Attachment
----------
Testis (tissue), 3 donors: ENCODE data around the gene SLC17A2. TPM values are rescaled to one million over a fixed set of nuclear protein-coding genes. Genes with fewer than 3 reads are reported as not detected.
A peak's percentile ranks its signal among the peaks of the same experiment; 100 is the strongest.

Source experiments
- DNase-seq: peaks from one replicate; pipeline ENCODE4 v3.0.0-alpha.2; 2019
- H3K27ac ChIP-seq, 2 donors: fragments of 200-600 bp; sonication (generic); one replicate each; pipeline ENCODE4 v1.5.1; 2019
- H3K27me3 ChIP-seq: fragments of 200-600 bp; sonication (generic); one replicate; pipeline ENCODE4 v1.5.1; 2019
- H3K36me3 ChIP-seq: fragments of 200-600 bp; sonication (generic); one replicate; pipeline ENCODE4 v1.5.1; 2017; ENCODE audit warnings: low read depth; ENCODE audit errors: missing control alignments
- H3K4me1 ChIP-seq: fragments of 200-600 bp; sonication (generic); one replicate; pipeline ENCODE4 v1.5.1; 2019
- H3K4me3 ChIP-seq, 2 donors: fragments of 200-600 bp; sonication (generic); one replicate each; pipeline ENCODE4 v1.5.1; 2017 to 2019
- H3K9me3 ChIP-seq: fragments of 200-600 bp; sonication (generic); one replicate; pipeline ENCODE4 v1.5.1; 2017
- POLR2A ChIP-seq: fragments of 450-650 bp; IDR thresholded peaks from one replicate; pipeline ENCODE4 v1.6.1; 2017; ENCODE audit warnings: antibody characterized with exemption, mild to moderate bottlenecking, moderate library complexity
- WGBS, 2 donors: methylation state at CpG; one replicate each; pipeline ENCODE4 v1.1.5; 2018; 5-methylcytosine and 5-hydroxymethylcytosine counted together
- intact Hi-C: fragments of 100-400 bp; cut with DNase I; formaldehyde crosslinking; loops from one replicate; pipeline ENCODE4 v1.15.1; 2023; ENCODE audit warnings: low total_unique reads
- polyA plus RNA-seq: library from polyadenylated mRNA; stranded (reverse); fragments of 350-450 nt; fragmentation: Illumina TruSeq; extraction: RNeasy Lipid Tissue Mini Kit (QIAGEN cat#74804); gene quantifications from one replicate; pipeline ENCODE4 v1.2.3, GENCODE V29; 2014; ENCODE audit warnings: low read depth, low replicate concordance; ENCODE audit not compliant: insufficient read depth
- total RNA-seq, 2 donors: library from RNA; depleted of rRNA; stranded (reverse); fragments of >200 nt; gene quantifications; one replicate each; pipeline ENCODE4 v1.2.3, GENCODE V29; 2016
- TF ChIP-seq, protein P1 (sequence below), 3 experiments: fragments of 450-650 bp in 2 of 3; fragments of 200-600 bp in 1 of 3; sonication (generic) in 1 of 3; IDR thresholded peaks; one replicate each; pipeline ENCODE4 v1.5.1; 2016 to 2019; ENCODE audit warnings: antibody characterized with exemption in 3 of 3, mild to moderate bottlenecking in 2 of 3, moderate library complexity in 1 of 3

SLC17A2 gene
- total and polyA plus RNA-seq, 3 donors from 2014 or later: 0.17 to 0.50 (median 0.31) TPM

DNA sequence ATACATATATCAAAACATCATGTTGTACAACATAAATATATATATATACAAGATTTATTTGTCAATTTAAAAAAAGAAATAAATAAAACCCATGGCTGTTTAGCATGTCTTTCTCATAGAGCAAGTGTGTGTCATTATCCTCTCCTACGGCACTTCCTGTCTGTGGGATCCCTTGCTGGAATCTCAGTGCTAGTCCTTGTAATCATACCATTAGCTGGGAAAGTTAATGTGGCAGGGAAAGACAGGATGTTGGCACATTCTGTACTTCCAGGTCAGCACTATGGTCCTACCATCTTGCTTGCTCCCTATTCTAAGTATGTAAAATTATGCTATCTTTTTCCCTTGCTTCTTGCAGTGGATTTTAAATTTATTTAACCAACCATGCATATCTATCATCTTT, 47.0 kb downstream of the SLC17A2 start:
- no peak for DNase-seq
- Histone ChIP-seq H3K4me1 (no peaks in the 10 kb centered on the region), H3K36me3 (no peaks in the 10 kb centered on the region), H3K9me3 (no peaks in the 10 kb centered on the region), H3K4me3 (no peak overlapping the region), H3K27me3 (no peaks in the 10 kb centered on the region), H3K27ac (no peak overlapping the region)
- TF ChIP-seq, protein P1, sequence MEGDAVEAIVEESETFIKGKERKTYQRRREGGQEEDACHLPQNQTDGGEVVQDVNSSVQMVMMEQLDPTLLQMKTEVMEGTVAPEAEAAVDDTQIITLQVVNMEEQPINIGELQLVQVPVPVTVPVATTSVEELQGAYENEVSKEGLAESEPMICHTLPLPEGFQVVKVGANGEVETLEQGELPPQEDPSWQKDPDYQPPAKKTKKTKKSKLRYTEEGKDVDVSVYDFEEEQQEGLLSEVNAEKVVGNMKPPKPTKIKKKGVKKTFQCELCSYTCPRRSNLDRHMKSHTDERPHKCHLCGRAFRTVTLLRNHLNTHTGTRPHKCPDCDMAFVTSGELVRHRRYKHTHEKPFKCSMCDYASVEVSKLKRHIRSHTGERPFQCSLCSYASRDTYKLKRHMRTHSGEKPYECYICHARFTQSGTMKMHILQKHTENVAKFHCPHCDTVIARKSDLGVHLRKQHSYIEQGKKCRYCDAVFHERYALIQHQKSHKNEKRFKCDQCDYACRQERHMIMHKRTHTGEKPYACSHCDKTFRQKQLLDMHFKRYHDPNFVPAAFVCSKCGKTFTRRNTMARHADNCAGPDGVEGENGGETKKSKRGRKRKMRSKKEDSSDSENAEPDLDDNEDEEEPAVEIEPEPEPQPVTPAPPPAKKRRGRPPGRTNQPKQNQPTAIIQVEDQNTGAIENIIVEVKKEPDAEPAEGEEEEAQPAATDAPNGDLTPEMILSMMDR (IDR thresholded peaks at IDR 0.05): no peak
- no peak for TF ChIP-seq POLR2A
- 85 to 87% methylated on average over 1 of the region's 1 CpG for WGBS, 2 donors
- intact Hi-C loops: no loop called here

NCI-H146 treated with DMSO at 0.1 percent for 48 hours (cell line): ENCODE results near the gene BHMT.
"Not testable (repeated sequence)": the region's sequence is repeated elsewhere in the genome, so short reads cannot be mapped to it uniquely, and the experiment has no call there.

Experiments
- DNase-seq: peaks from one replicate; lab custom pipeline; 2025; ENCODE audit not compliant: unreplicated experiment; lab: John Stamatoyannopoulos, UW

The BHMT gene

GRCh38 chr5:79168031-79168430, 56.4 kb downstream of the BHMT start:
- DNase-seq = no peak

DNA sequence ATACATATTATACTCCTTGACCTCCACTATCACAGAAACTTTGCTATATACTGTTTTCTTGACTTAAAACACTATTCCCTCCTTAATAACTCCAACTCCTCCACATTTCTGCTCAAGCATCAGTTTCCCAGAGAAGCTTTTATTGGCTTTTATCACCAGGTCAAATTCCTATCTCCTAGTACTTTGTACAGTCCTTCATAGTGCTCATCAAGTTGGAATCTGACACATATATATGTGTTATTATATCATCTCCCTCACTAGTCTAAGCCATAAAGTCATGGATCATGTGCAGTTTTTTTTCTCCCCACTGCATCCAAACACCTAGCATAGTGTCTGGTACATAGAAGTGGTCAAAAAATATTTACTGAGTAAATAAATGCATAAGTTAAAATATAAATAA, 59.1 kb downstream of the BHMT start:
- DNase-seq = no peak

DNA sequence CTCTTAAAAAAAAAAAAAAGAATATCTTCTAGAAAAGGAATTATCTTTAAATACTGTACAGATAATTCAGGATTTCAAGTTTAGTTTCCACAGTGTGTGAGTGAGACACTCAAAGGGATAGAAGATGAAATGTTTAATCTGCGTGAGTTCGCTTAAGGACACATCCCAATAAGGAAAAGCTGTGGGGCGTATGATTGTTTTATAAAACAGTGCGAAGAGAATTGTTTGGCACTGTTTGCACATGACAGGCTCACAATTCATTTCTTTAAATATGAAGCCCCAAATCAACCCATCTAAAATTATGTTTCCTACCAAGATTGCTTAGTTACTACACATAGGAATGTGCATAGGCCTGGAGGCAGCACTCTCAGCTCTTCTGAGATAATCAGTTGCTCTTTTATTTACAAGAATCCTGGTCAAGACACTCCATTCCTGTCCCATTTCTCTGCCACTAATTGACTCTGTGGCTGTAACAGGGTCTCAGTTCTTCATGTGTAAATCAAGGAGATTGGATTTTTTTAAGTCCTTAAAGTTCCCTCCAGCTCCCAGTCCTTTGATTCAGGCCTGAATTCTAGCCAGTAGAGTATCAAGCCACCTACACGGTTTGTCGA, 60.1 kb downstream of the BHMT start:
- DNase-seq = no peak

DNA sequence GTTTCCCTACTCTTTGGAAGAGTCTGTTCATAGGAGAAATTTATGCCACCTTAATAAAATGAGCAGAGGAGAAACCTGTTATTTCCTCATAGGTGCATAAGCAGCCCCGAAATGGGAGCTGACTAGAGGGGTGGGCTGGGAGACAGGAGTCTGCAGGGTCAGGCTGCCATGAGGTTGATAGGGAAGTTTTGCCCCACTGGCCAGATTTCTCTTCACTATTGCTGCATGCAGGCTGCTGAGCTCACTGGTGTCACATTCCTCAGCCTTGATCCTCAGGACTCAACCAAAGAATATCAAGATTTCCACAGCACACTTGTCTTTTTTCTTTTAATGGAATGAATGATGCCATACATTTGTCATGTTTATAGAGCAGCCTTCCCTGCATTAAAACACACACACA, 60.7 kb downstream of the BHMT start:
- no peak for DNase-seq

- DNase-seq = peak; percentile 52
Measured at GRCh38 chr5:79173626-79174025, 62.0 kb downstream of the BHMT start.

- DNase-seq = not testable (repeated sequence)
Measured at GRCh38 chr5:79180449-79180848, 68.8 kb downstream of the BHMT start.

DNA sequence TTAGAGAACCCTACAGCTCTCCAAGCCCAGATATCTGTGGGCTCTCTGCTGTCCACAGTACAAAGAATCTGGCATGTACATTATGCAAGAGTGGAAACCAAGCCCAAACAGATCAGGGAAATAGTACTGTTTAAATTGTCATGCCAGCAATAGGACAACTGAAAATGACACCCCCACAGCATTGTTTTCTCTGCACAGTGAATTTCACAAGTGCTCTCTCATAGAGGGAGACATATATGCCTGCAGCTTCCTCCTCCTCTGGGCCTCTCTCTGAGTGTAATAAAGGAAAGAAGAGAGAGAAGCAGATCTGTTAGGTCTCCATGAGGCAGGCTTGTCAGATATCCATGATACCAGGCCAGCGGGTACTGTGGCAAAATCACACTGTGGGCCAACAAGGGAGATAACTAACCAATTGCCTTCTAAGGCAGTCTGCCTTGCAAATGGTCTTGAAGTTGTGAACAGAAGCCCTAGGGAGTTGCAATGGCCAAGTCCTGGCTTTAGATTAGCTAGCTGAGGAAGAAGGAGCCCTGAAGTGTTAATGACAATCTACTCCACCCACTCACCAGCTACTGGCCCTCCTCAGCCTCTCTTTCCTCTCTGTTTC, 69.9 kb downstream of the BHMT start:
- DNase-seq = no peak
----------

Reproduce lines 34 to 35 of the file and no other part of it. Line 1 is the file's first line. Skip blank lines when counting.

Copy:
- DNase-seq = no peak

DNA sequence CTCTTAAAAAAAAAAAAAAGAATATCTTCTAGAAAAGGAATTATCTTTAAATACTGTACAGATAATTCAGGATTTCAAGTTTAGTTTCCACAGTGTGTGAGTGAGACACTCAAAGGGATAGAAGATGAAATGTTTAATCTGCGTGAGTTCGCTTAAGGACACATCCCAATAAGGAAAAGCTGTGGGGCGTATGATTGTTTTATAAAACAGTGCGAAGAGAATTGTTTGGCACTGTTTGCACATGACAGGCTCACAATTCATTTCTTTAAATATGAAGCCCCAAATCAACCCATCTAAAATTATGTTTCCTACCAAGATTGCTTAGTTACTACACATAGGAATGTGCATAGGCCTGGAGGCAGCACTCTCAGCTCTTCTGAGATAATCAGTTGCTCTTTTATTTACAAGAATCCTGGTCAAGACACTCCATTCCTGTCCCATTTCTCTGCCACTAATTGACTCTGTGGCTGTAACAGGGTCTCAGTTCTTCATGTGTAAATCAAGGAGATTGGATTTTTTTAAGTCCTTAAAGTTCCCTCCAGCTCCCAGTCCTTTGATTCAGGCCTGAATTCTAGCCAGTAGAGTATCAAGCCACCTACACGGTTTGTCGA, 60.1 kb downstream of the BHMT start: